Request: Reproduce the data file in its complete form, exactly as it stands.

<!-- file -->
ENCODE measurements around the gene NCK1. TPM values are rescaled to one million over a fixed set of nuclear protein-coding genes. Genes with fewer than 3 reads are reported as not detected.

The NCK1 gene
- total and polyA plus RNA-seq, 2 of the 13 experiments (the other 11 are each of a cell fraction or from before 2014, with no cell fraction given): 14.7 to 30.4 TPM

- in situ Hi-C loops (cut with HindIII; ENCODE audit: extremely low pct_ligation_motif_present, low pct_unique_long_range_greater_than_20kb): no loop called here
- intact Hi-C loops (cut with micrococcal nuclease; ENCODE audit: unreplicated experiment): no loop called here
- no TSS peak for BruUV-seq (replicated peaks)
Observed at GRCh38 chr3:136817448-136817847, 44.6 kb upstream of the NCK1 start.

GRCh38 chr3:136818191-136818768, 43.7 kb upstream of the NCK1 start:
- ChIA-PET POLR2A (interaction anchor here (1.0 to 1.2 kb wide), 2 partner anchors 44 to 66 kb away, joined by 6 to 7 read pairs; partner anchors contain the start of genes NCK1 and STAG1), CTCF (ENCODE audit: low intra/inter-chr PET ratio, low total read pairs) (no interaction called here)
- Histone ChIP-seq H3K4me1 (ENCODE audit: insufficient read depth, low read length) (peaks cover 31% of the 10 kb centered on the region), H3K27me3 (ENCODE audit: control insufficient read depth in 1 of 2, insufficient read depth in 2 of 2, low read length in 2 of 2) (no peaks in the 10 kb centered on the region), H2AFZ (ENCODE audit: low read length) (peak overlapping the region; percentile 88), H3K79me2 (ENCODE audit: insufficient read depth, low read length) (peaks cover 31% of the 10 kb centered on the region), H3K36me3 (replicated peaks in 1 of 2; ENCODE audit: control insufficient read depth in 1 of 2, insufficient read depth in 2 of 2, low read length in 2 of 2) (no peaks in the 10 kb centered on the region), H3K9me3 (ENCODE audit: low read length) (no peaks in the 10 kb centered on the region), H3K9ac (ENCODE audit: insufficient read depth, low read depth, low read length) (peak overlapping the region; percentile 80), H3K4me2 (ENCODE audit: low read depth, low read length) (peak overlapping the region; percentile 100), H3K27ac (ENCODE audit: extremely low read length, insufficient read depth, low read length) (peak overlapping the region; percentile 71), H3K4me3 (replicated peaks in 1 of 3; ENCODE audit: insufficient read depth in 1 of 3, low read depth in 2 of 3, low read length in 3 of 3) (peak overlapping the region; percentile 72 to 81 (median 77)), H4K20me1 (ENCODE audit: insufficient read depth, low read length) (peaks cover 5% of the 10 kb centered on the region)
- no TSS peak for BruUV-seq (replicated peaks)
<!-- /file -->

ENCODE measurements around the gene NCK1. TPM values are rescaled to one million over a fixed set of nuclear protein-coding genes. Genes with fewer than 3 reads are reported as not detected.

The NCK1 gene
- total and polyA plus RNA-seq, 2 of the 13 experiments (the other 11 are each of a cell fraction or from before 2014, with no cell fraction given): 14.7 to 30.4 TPM

- in situ Hi-C loops (cut with HindIII; ENCODE audit: extremely low pct_ligation_motif_present, low pct_unique_long_range_greater_than_20kb): no loop called here
- intact Hi-C loops (cut with micrococcal nuclease; ENCODE audit: unreplicated experiment): no loop called here
- no TSS peak for BruUV-seq (replicated peaks)
Observed at GRCh38 chr3:136817448-136817847, 44.6 kb upstream of the NCK1 start.

GRCh38 chr3:136818191-136818768, 43.7 kb upstream of the NCK1 start:
- ChIA-PET POLR2A (interaction anchor here (1.0 to 1.2 kb wide), 2 partner anchors 44 to 66 kb away, joined by 6 to 7 read pairs; partner anchors contain the start of genes NCK1 and STAG1), CTCF (ENCODE audit: low intra/inter-chr PET ratio, low total read pairs) (no interaction called here)
- Histone ChIP-seq H3K4me1 (ENCODE audit: insufficient read depth, low read length) (peaks cover 31% of the 10 kb centered on the region), H3K27me3 (ENCODE audit: control insufficient read depth in 1 of 2, insufficient read depth in 2 of 2, low read length in 2 of 2) (no peaks in the 10 kb centered on the region), H2AFZ (ENCODE audit: low read length) (peak overlapping the region; percentile 88), H3K79me2 (ENCODE audit: insufficient read depth, low read length) (peaks cover 31% of the 10 kb centered on the region), H3K36me3 (replicated peaks in 1 of 2; ENCODE audit: control insufficient read depth in 1 of 2, insufficient read depth in 2 of 2, low read length in 2 of 2) (no peaks in the 10 kb centered on the region), H3K9me3 (ENCODE audit: low read length) (no peaks in the 10 kb centered on the region), H3K9ac (ENCODE audit: insufficient read depth, low read depth, low read length) (peak overlapping the region; percentile 80), H3K4me2 (ENCODE audit: low read depth, low read length) (peak overlapping the region; percentile 100), H3K27ac (ENCODE audit: extremely low read length, insufficient read depth, low read length) (peak overlapping the region; percentile 71), H3K4me3 (replicated peaks in 1 of 3; ENCODE audit: insufficient read depth in 1 of 3, low read depth in 2 of 3, low read length in 3 of 3) (peak overlapping the region; percentile 72 to 81 (median 77)), H4K20me1 (ENCODE audit: insufficient read depth, low read length) (peaks cover 5% of the 10 kb centered on the region)
- no TSS peak for BruUV-seq (replicated peaks)